Posts by Stephen Tierney

Stephen Tierney analyses proposals to introduce an interim constitution in the event of a yes vote, concluding that the referendum embodies the spirit of vernacular politics, and a constitution which explicitly outlines policies, could challenge this spirit. This piece was originally published by... Read more
Post type: Blog entry
In a post originally published by the UK Constitutional Law Association, Stephen Tierney examines outstanding questions in the referendum debate. As commentators we seem to end many of our contributions to the independence debate with the rather unhelpful conclusion that much remains, and will... Read more
Post type: Blog entry
In this paper Stephen Tierney offers his view of some of the legal issues involved in the accession of an independent Scotland to the European Union.
Post type: Publication
According to the White Paper issued this week, Scotland’s Future, an independent Scotland will have a new written constitution (this repeats the commitment contained in the Scottish Government’s earlier White Paper of March). The intention is to replace Westminster parliamentary supremacy with the... Read more
Post type: Blog entry
by Stephen Tierney, ESRC Fellow, University of Edinburgh An Independent Scotland and the European Union According to the White Paper an independent Scotland would seek to join the European Union, with negotiations ideally concluding by Independence Day 24 March 2016, resulting in a seamless... Read more
Post type: Blog entry
Following the Edinburgh Agreement (in which the UK Government agreed to devolve the power to hold the referendum to the Scottish Government through a section 30 Order passed by the UK Parliament) the statutory framework for the referendum process has now been largely agreed by the Scottish... Read more
Post type: Blog entry
The referendum on independence is still almost 13 months away and already most attention is focused on major substantive issues such as economic relations between an independent Scotland and the United Kingdom, and the ease or difficulty with which an independent Scotland would achieve membership... Read more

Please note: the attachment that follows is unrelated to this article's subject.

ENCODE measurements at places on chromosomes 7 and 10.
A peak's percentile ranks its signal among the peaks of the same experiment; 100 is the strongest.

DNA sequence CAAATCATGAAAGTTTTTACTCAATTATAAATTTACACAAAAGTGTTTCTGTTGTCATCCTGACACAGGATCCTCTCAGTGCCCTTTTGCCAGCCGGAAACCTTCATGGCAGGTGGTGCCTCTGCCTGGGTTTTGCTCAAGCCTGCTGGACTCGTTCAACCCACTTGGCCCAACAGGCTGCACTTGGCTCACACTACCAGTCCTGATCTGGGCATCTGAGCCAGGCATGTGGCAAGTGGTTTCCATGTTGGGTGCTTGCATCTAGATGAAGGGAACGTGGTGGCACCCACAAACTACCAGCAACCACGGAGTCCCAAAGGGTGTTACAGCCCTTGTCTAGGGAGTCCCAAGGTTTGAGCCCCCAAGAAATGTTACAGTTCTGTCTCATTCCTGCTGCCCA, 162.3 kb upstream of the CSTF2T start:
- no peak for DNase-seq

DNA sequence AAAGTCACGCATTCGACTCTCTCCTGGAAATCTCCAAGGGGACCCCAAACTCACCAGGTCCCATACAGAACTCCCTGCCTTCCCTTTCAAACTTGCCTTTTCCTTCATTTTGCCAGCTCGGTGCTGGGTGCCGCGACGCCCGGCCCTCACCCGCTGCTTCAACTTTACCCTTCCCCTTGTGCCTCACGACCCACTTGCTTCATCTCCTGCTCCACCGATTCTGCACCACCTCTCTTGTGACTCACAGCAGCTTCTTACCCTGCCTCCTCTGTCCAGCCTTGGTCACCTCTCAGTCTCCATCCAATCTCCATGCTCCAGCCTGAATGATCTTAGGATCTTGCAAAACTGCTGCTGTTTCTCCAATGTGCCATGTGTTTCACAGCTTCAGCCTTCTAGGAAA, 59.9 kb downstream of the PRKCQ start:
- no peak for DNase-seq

Post type: Blog entry

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Latest blogs

  • 19th October 2018

    Proposed revisions to the Basque Statute of Autonomy have revealed underlying tensions but the fault lines are not where an outside observer might assume they would be. They are fundamental and political and, explains Michael Keating, unlikely to be resolved by technocratic debate.

  • 16th October 2018

    Bavaria’s long-dominant party, the conservative Christian Social Union (CSU), has reached its worst election result in 60 years. As well as causing a headache for Angela Merkel, argues Patrick Utz, this political earthquake reveals Bavaria’s predicament between regionalism and populism,.

  • 15th October 2018

    As the buildup to the EU Council meeting reaches fever pitch, Richard Parry explains that deals at dawn may work in Brussels but they don't always play to the home crowd.

  • 13th October 2018

    Theresa May’s efforts to keep her DUP allies onside may, suggests Prof Nicola McEwen, end up easing Nicola Sturgeon’s path to independence following any subsequent referendum on the subject.

  • 12th October 2018

    The Commission on Justice in Wales, chaired by Lord Thomas of Cwmgiedd, will further clarify the legal and political identity of Wales within the UK constitution. Doing so, explains Prof Dan Wincott, will also bring clarity to the enduring significance of other territorial legal jurisdictions.

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